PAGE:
Foreign buyers are just not as enamored with U.S. Treasuries as they use to be. The diminished demand could push bond yields higher and weigh on Treasury bonds, along with related exchange traded funds.
The group of so-called indirect bidders, which includes both mutual funds and foreign investors, have been buying the smallest percentage of bonds they’ve bid for since 2011, reports Daniel Kruger for the Wall Street Journal.
Foreign investors hold about 43% of U.S. government debt, the lowest since November 2016. The foreign buyers group has steadily reduced their stake in U.S. debt from a peak of 55% during the financial crisis.
“We cannot exist at these growth rates with these deficit projections without foreign participation,” Andrea Dicenso, a portfolio manager and strategist at Loomis, Sayles & Co., told the WSJ.
The diminished demand among foreign investors also comes as yields on benchmark 10-year Treasuries hit 3% last week for the first time since 2014. Now, many investors and analysts anticipate yields to push even higher as the increase in U.S. borrowing due to tax cuts and higher spending expand the supply of debt outstanding.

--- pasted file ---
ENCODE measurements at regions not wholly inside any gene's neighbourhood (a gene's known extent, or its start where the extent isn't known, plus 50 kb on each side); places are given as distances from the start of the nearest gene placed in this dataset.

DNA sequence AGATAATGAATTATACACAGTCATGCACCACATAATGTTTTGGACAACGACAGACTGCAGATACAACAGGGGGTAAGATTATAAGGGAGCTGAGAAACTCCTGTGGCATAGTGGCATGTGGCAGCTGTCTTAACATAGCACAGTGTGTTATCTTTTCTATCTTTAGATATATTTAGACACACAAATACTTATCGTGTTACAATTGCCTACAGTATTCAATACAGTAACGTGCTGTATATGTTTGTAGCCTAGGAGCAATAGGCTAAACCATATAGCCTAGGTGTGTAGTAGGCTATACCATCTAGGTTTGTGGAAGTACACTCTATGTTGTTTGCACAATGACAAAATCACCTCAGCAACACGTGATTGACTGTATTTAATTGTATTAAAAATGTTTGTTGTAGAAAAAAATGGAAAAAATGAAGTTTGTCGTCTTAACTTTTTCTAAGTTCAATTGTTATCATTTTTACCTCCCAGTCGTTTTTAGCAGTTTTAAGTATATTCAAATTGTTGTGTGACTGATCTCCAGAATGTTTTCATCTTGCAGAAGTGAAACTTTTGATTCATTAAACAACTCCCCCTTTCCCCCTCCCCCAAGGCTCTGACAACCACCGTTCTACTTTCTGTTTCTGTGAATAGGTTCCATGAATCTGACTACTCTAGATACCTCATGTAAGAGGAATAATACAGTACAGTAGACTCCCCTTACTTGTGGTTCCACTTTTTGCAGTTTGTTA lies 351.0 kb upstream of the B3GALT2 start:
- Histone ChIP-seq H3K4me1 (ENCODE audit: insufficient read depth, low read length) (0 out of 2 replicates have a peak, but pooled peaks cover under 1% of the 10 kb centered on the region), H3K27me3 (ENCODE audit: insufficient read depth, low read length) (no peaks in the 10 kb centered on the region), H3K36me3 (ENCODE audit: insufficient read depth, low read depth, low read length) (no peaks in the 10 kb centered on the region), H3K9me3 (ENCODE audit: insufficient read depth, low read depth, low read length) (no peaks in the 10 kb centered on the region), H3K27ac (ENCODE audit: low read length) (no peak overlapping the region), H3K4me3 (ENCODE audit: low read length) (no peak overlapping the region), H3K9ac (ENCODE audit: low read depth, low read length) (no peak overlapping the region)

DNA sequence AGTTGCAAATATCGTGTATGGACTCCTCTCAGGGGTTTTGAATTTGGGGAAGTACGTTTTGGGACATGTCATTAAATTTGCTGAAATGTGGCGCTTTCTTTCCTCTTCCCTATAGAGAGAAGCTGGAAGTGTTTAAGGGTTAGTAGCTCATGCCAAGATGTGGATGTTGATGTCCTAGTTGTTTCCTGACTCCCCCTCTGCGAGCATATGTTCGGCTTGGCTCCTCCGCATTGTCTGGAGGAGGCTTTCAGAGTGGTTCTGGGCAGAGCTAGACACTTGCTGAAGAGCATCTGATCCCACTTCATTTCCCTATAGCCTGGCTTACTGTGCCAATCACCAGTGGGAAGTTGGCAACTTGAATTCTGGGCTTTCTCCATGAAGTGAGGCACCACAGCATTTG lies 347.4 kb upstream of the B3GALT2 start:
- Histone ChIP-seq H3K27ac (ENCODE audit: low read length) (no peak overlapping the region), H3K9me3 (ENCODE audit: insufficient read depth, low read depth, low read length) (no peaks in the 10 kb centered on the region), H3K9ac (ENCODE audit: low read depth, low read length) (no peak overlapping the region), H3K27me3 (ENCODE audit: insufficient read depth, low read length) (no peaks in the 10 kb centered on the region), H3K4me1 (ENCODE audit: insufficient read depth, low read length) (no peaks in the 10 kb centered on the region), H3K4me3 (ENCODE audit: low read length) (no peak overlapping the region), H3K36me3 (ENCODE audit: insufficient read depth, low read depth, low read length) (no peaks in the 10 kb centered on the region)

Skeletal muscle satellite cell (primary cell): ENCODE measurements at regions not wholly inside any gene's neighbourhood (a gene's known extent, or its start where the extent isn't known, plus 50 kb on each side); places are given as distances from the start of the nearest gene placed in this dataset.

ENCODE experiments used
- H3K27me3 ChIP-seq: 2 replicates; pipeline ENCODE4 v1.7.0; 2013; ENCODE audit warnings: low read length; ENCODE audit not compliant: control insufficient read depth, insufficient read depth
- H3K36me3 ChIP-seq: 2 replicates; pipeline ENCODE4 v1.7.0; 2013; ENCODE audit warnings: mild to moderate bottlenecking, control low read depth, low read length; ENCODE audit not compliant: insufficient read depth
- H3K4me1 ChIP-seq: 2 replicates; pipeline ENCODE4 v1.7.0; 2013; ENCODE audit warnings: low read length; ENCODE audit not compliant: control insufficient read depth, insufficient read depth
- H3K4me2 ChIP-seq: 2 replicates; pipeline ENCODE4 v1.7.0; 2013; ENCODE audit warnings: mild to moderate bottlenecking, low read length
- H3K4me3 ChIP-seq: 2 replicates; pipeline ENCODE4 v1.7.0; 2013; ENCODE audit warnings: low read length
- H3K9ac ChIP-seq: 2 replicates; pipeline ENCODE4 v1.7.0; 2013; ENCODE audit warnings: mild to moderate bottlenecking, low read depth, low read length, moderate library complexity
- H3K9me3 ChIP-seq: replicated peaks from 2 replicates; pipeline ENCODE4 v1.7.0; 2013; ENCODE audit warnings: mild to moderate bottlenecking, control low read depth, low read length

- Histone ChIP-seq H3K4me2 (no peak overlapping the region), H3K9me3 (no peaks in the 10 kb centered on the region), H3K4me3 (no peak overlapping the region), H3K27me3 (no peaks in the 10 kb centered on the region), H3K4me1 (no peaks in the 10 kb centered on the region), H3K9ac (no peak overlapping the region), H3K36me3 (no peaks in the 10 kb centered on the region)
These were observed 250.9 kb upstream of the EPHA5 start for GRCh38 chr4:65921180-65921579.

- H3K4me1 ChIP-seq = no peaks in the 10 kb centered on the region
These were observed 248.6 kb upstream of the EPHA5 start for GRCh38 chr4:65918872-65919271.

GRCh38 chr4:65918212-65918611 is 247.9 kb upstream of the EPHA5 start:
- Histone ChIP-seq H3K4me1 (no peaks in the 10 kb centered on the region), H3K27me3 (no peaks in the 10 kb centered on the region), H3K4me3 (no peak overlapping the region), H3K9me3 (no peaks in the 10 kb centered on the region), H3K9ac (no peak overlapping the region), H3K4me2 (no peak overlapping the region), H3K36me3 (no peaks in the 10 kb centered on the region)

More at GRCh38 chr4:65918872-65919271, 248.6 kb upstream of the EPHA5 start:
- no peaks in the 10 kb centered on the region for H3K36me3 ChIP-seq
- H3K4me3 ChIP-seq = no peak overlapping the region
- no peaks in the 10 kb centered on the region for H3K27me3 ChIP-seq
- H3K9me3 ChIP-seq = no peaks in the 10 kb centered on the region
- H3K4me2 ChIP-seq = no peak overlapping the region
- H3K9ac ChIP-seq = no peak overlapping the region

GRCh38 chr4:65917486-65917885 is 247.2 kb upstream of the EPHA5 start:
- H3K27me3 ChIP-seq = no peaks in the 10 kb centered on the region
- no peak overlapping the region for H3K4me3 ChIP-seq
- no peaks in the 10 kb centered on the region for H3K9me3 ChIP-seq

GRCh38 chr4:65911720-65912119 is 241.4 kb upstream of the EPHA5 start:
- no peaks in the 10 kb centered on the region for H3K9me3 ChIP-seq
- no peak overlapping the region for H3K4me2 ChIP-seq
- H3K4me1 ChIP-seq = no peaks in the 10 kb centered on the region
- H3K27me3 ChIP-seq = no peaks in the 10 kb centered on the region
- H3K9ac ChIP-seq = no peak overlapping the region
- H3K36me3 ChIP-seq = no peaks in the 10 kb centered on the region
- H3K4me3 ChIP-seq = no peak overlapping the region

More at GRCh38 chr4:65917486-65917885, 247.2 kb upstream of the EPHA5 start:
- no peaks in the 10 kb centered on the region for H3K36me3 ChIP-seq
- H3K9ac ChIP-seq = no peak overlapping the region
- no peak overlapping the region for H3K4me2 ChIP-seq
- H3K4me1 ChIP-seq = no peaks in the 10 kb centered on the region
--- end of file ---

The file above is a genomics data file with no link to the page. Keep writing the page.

Will China Dump Treasuries?
There has been been speculation that China, one of the largest holders of U.S. debt, could dump Treasuries, especially in response to escalating tensions between Washington D.C. and Beijing. The flood of new supply could exacerbate the markets as the U.S. is increasing new issue sales. Economists and other investors, though, contend that it would run counter to China’s own economic interest to adopt such a move.